The most basic definition of genealogy is “the study of family history and descent”, from genealogy.about.com.
Val Greenwood’s definition: “Genealogy is that branch of history which involves a scientific study for the determination of family relationships.” The Researcher’s Guide to American Genealogy. 3d ed., pp. 8-9. (Emphasis in original statement.)
Family history has a more encompassing definition. Creating a family history means placing each individual and family in a social, cultural, economic, and religious context within their lifetimes. This means going beyond just collecting names and dates and finding out who we are descended from. It means studying the entire family over a period of time, discussing each family group and person and how they fit into a larger historical picture.
Elizabeth S. Mills, in an article in the National Genealogy Society Quarterly also defines genealogy and genealogists, striving to bridge a gap in public perceptions of the hobby and the profession. One of her definitions of a genealogist is “generational historian,” meaning those who “value the difference between gathering names and reconstructing lives.” (National Genealogical Society Quarterly: Centennial Issue 91 (December 2003): 260-277. p. 272)
Being a genealogist means applying analytical and documentation skills beyond most generally accepted history and social science standards. This requirement means being able to decide which one of two people with the same or similarly spelled names is the correct ancestor for a particular family group and using the best evidence available to document the conclusion.
Accepting as truth commonly available or undocumented statements is a mistake many “family tree climbers” (E. S. Mills, same citation as above) and early compilers of family information have made. These statements should be treated as clues for further research into direct, original, and primary sources.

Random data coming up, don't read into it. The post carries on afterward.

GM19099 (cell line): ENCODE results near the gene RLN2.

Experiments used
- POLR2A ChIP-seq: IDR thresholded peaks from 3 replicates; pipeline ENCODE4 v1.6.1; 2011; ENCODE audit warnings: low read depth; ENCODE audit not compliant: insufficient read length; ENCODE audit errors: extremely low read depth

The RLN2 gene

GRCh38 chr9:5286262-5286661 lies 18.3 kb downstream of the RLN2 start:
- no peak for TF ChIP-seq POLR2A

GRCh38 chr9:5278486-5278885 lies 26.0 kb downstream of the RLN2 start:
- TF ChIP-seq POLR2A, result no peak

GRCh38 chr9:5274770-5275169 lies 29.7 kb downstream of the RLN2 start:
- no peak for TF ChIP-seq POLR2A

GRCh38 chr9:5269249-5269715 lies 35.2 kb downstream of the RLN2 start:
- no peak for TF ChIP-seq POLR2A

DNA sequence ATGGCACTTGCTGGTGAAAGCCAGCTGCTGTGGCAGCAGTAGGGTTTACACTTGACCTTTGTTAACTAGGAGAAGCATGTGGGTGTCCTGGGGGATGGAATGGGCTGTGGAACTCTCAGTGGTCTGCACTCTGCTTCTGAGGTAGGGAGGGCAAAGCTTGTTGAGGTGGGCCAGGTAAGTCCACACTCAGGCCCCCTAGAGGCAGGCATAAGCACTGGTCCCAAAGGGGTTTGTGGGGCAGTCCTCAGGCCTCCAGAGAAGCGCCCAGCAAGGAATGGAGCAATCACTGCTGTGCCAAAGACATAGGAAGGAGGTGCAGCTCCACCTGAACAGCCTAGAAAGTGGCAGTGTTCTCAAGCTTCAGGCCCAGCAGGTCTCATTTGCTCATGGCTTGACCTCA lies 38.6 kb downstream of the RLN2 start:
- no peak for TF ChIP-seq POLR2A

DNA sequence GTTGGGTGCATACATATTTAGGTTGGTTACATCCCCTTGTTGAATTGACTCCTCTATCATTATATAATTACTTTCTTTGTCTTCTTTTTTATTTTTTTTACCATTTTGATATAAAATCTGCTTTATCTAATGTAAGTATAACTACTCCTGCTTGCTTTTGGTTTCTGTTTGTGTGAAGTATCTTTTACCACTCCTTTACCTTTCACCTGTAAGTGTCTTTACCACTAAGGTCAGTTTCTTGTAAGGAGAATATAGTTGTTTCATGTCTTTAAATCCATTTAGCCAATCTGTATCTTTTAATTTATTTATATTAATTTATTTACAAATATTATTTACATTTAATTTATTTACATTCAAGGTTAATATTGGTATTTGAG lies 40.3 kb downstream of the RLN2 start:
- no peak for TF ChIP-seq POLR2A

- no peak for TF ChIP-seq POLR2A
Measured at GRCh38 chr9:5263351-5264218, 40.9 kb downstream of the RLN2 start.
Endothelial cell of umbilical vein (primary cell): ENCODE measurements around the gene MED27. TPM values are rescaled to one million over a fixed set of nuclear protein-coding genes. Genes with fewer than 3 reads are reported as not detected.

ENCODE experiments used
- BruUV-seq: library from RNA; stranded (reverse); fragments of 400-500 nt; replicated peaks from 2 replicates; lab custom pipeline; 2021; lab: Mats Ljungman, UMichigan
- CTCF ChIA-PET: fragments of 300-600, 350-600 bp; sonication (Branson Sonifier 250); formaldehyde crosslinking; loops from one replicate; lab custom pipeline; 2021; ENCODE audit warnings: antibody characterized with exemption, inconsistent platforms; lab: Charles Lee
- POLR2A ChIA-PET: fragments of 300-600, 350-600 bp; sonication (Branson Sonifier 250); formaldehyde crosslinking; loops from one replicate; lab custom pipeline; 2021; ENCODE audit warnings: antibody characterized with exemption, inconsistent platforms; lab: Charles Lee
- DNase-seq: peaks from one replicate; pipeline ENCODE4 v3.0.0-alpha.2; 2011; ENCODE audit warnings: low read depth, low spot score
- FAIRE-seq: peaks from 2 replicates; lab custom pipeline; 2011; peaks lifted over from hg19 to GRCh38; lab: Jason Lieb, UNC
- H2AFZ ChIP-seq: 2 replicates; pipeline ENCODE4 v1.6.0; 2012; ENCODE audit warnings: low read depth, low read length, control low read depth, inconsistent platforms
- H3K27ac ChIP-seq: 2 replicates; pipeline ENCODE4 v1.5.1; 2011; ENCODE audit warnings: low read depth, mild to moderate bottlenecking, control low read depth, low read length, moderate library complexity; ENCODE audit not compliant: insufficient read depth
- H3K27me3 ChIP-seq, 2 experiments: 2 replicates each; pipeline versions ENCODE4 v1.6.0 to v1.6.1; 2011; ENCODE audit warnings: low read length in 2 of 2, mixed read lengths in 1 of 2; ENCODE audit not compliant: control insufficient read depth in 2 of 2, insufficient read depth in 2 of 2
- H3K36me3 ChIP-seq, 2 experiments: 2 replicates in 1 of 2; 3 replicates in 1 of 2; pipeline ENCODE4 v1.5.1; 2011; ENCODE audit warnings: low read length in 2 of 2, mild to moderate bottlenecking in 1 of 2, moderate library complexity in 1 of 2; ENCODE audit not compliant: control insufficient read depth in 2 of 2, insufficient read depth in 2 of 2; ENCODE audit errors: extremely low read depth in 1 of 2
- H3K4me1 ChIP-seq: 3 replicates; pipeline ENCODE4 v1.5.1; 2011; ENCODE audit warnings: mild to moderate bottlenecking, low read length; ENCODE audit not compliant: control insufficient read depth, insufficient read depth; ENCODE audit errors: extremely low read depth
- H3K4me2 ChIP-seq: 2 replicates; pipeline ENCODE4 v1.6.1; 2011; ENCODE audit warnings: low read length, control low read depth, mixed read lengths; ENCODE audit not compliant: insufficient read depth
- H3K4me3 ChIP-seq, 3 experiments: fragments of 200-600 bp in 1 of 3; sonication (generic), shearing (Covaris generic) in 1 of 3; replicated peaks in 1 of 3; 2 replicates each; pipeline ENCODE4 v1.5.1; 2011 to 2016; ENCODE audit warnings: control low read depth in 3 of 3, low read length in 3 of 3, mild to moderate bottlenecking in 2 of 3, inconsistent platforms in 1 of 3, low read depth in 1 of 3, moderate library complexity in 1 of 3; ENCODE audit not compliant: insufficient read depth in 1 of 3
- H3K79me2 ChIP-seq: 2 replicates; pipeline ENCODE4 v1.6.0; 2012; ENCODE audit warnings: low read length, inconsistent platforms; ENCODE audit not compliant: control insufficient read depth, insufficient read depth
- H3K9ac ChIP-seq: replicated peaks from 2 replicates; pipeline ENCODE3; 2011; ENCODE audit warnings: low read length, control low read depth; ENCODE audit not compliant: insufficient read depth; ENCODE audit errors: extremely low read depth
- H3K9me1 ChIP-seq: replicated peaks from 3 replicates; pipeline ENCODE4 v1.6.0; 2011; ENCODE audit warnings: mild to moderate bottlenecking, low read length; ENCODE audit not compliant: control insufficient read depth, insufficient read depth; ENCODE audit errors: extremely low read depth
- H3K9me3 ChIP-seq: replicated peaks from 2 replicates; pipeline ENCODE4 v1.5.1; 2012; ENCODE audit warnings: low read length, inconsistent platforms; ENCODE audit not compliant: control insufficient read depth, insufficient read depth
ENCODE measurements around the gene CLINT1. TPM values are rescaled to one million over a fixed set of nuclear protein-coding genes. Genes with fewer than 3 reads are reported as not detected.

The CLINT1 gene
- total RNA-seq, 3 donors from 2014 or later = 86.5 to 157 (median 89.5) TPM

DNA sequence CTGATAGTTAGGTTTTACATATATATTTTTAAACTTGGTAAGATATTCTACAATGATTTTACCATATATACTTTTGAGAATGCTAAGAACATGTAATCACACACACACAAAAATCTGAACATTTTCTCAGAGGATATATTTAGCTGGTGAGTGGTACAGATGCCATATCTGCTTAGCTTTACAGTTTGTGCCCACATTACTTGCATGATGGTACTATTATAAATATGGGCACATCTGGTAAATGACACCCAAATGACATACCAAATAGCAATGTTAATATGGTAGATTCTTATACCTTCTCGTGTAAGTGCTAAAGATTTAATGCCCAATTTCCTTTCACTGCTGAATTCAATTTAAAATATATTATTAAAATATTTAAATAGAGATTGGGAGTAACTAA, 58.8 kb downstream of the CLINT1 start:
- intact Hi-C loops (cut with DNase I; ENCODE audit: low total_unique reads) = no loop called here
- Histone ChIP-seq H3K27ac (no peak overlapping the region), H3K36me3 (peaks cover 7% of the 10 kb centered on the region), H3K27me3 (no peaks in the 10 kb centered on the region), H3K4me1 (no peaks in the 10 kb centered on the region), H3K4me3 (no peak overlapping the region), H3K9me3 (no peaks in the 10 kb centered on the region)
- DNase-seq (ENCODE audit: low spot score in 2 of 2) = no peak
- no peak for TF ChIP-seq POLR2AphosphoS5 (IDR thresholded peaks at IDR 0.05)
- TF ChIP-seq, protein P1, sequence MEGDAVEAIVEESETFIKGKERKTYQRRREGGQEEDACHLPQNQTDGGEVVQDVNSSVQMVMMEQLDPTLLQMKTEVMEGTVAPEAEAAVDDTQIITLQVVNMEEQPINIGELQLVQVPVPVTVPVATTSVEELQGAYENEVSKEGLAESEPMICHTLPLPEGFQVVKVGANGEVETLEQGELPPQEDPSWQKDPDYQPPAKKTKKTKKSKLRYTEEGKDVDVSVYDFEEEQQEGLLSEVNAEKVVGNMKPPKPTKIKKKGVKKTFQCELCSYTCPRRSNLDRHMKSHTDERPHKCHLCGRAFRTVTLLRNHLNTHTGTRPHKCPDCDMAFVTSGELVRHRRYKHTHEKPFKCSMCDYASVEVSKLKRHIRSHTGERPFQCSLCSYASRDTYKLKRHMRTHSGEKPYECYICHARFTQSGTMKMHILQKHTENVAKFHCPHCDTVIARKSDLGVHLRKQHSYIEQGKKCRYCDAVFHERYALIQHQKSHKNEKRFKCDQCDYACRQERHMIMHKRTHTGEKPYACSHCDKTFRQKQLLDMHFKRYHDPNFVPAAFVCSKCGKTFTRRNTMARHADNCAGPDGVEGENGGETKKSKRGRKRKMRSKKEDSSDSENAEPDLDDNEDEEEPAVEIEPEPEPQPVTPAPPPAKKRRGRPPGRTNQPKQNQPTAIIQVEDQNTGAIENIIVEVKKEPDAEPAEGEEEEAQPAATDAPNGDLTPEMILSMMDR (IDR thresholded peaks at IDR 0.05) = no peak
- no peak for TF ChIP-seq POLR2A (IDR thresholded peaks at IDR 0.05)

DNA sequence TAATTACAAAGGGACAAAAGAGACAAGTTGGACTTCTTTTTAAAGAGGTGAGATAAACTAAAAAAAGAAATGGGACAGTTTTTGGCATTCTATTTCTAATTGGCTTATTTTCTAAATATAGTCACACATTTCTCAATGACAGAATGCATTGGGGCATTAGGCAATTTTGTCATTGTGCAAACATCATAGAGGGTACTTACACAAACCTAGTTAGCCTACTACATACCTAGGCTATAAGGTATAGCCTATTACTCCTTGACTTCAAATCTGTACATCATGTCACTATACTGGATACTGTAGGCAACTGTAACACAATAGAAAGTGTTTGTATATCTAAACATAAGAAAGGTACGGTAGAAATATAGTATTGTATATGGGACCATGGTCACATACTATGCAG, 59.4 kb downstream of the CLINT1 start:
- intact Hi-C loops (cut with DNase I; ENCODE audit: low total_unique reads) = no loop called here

Modern genealogical research standards are discussed in several of Mills’ books and articles (Evidence!, among them), and the BCG Genealogical Standards Manual.
The basic process for genealogical research is to
- Select a research project
- Search for sources of documentary evidence
- Search those sources of evidence at the repository
- Analyze the evidence found and transcribe, extract, and/or store images found
- Create a factual statement and draw conclusions from the evidence
- Present facts and conclusions through a report or database record
- Select a new research project using results from the current project and start again from step 2.
Selecting a research project involves looking for inconsistent data, weak sources, and other oddities in the available data. A common example is having several dates for birth for one person. Which date is correct?
Where does one find resources to find out which birth date is correct? That’s step two.
Step three is visiting or contacting the repositories where you are likely to find the correct birth date information.
Step four involves looking at the real birth records or reproductions of those records and determining whether they are directly related to the event and were created to document that event. Even if a record does not directly relate to the birth, the information is still valuable. Make a citation for the source checked, using record number, film information, and call numbers, as proper.
Creating factual statement and drawing conclusions from the found evidence comes next. Sometimes the evidence is enough to prove the correct birth date, so the project is a success. If the evidence still does not satisfy the research requirements, more work is necessary.
In any case, write a short report summarizing your results so you know that you’ve already checked a specific repository and set of sources. In the report, describe and comment on the records found and what they contain. This step helps refine ideas for more searches and can generate ideas of places to look elsewhere, which is step seven.
Some of my research several years ago was extracting birth, death, and marriage items from the White Center News, a local neighborhood newspaper here in Seattle. I’ve put it up on the internet as a separate part of my web site. The project covers about 6½ years worth of news items from a weekly newspaper focused on a number of neighborhoods south of Seattle proper. Some of the neighborhoods are now cities of their own or have been incorporated into Seattle. There are almost 700 entries, with some duplication because of multiple publication dates and cross-referencing.
[Update 11 September 2011: The extracts have been republished in book form. White Center News Extracts at Lulu.com]